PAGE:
American Red Cross: Blood donations at their lowest point in more than 10 years

NASHVILLE, Tenn., Jan. 19, 2022 – The Red Cross is experiencing a historic blood donation crisis. Blood donations are at their lowest in over a decade. Donations are crucial in helping people make swift recoveries in the hospital from various illnesses and surgeries. For patients like Charley Chance, an infant battling leukemia, having blood donations available is truly the key to her survival.

 

Charley has been battling leukemia since her diagnosis in August 2021 when she was 6 months old. Sarah Chance, Charley’s mother, noticed that around the same time Charley started daycare, she was constantly sick. Charley’s doctors assured Sarah that it was just a virus and would go away as Charley got acclimated to the daycare environment. However, her symptoms continued. After some more tests, she was eventually diagnosed with leukemia.

 

Ever since her diagnosis, Charley has been in and out of the hospital frequently for chemotherapy treatments and receiving several blood transfusions. She had been doing well until recently she started vomiting blood for four days in a row. Charley’s doctors recommended Charley have platelet transfusion, but the blood supply at the hospital was very scarce. “They said that there were only 9 bags left between the adult and children’s hospitals,” Sarah recalled. “They had to prioritize those that were actively bleeding, so Charley would have to wait to get a transfusion.”

 

Charley’s condition did not improve, and she continued to vomit blood. Sarah stated that she’ll never forget that stressful day. “I had no idea if Charley was going to get the help she needed,” she said. “It opened my eyes to the great need to give blood so it’s available when others desperately need it. You just don’t think about the scarcity until it happens right in front of you.”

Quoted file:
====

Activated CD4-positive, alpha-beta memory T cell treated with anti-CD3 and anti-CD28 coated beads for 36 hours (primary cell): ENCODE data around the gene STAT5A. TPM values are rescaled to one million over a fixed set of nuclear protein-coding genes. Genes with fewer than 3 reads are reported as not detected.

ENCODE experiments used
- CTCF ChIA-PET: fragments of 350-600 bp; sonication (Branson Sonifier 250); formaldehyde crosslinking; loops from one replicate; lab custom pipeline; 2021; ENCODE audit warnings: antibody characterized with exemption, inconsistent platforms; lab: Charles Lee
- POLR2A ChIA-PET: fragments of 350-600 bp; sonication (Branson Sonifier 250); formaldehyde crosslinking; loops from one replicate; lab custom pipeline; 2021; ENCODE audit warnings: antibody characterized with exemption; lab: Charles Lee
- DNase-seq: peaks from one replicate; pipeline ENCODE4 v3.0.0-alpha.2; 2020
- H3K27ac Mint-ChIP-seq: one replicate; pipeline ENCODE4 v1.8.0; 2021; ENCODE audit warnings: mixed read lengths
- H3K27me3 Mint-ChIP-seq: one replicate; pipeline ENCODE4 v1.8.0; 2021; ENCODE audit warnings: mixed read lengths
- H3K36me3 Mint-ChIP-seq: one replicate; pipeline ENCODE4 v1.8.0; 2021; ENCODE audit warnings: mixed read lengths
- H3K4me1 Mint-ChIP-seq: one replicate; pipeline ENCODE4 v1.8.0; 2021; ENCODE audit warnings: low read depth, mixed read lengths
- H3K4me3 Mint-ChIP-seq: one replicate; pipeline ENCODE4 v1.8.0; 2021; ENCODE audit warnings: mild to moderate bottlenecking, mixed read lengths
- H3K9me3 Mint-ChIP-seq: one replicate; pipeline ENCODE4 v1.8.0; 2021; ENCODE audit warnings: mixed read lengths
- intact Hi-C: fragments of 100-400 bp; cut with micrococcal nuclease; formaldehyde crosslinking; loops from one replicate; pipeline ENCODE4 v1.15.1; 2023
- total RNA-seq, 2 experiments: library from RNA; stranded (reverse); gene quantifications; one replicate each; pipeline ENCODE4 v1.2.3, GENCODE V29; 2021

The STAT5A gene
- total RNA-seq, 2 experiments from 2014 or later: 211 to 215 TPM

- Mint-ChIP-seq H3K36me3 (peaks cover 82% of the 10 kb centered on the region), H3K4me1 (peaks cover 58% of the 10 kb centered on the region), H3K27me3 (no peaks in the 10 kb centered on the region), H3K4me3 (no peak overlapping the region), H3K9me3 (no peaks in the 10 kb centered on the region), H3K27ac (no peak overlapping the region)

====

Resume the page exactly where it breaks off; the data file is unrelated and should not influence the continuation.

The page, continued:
Charley was moved up on the priority list as she continued to worsen and was given the platelet transfusion that she needed to recover. But that day left an impression on Sarah.

 

“Charley’s situation has inspired me not only to donate blood, but to also encourage others to give blood as well,” Sarah said. To help increase blood donations, the family plans to host two blood drives with Charley’s daycare and Vanderbilt in the coming months. “My hope is for something positive to come out of Charley’s illness and to help other families who might be struggling with a similar situation. Having these blood drives will hopefully bring about something good from all of this.”

 

Charley is almost a year old and is recovering from a recent stem cell transplant. Her 3-year-old brother, Aidan, was her donor match, which is very rare. The Chance family is hopeful that Charley will make full recovery. If you’d like to follow Charley’s journey, please visit her Facebook page at https://www.facebook.com/CharleyStrong2/.

 

Like so many other critical patients, Charley could not have survived this last year without blood donations. The process to give is simple. Blood donors of all blood types – especially type O − are urged to make an appointment now to give in the weeks ahead.

 

Volunteers needed